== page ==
The basketball gods have smiled down on the Lakers yet again, granting them an NBA lottery pick that just may help push them out of their recent doldrums.
And as the Lakers' fortunes would have it, they will pick second in the NBA draft for the second consecutive year.
But because the Lakers have the No. 2 pick, they'll have to wait to decide who to select because the Philadelphia 76ers won the top overall pick at Tuesday night's NBA draft lottery in New York.
Considering that LSU's Ben Simmons and Duke's Brandon Ingram are viewed as the top players in the draft, it's not such a bad thing for the Lakers to be in this position, knowing they will get one of those talents.
The Lakers are in dire need of help and talent after producing a 17-65 record last season, their low-water mark in the franchise's storied history. But that sorry record meant the Lakers had a 55.8% chance of keeping their top-three protected pick, an 18.8% chance of getting the second pick.
They could keep the rebuild going forward by drafting either Simmons or Ingram, or the Lakers could trade the pick for a star player.
Now who goes what number is open for debate.
Ingram, who played just one season at Duke, is a slender 6-9 who weighs just 195 pounds. He averaged 17.3 points and 6.8 rebounds. He made 44.4% of his shots, 41.0% of his three-pointers. His build and ability to score has left him compared to Kevin Durant.
Simmons, who played one season at LSU, is listed at 6-10 and 240 pounds. He averaged 19.2 points, 11.8 rebounds and 4.8 assists per game. He shot 56% from the field, but just 33.3% from three-point range. His all-around game has left him compared somewhere between LeBron James and Lamar Odom.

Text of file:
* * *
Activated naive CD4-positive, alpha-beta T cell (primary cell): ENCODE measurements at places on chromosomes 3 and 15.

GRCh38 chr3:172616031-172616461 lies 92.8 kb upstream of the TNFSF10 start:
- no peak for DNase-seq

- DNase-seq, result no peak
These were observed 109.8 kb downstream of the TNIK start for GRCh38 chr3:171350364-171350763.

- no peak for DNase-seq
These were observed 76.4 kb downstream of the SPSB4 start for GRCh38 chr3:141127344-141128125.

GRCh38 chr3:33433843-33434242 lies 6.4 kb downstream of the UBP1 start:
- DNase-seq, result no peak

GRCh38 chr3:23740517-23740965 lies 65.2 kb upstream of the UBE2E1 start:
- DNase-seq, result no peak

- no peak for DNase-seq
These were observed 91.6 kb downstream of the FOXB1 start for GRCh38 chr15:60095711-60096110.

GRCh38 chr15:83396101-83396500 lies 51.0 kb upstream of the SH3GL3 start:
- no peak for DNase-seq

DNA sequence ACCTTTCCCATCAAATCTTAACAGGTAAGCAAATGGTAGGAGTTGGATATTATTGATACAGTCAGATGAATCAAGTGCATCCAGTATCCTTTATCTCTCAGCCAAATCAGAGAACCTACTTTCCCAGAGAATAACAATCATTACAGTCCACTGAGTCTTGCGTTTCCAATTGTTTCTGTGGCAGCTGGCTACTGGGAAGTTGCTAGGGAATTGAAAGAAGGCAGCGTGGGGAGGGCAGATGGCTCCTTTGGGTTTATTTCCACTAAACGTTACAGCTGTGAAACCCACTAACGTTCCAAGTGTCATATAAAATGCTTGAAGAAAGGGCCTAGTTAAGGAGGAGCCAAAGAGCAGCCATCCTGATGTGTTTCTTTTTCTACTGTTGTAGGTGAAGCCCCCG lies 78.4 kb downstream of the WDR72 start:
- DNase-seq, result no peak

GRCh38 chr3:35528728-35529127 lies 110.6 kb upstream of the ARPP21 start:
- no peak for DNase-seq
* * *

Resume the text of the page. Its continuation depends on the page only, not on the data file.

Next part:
"Ingram has that all-around versatile offensive package where he can play two through four," said an Eastern Conference executive, who spoke on the condition of being anonymous. "The only question mark about him is his strength.
"But the question mark about Simmons is his shooting. Now that's the one thing you do all the time and you can get better at. But not only is he not a shooter, but he's a reluctant shooter. So if the Lakers pick him, I don't see Simmons and (Julius) Randle meshing that well. But if the Lakers get Ingram, they could throw him at small forward and keep that young nucleus together."
In the 2014 draft, the Lakers plucked forward Randle out of Kentucky with the seventh overall pick and they got point guard D'Angelo Russell with the second overall pick out of Ohio State in the 2015 draft. Both are starters for the Lakers.
The argument over who goes first or second in the draft even has raged at the college level.
An assistant coach whose team played one game against Simmons this past season explained why he'd select the former LSU star second.
"Unless a team is willing to play him at point guard, I think he'll be less effective anywhere on the floor unless he has the ball in his hands," the assistant, who also was an assistant coach on several NBA teams, said anonymously. "He doesn't shoot it very well. He dribbles a lot to score. He doesn't guard anybody. But Ingram, he has all the offensive game. Plus, Ingram played for Coach K (Mike Krzyzewski) at Duke and that goes a long way for a player."